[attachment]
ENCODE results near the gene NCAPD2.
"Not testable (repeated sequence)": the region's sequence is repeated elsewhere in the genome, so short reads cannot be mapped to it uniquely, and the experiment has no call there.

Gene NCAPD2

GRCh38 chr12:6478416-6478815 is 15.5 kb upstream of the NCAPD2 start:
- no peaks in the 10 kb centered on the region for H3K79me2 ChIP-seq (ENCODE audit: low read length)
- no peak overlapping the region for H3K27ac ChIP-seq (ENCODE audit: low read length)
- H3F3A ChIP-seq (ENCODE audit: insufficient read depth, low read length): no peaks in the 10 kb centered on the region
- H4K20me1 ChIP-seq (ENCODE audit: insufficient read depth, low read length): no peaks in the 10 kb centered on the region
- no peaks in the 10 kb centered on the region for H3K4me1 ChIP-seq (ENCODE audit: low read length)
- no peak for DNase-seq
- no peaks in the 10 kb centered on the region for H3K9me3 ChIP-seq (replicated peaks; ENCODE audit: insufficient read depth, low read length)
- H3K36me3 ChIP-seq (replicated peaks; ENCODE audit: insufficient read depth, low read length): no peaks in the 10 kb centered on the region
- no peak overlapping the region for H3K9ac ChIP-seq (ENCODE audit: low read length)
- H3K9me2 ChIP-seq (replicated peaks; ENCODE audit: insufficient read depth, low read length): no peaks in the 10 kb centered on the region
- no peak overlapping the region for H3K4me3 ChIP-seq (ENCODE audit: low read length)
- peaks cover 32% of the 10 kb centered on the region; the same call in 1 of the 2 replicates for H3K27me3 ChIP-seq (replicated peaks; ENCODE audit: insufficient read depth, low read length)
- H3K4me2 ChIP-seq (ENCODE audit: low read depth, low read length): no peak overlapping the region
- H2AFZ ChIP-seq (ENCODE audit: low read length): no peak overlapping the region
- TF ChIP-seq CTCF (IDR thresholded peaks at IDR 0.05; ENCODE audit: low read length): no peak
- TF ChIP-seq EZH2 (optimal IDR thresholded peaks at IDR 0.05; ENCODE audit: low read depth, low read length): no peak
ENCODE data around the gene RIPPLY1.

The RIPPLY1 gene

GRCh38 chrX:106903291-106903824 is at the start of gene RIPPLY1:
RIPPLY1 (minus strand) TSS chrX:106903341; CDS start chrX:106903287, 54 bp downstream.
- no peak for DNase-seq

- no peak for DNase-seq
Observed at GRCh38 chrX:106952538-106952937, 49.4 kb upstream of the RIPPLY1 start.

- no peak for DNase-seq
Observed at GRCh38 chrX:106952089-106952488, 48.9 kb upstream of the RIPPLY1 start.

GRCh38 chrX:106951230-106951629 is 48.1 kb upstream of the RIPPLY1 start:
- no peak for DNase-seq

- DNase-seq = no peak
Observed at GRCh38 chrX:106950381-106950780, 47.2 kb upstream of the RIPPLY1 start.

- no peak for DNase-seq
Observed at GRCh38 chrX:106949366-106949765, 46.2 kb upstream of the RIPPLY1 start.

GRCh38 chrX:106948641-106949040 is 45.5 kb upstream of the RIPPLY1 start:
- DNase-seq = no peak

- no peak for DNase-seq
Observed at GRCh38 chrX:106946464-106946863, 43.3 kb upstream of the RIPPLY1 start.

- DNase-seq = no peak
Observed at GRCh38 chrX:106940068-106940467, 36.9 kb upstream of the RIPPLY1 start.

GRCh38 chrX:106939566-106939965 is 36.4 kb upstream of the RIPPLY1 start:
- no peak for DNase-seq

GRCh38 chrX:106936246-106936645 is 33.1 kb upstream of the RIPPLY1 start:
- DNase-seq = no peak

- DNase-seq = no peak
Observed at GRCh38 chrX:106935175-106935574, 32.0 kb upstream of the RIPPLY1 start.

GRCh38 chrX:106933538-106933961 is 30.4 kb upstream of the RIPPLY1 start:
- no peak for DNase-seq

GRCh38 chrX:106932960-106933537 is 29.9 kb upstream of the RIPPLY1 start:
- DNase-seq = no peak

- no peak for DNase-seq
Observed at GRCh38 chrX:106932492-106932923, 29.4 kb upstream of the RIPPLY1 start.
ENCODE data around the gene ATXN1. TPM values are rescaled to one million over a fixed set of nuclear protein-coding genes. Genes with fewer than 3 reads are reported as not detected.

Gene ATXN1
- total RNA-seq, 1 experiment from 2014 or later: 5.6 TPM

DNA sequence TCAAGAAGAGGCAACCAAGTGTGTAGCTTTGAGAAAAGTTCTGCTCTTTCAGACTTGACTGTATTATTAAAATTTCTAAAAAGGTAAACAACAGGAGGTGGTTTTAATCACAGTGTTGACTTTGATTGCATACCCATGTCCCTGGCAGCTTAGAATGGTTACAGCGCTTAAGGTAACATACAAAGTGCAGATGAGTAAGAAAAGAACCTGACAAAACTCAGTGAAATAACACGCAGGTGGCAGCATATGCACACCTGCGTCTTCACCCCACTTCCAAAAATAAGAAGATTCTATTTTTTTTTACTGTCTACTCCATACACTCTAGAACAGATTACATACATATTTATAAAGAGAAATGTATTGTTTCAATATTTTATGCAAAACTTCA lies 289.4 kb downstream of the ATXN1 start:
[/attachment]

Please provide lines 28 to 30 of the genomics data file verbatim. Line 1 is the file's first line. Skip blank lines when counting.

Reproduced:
- no peak for DNase-seq
Observed at GRCh38 chrX:106952089-106952488, 48.9 kb upstream of the RIPPLY1 start.

GRCh38 chrX:106951230-106951629 is 48.1 kb upstream of the RIPPLY1 start: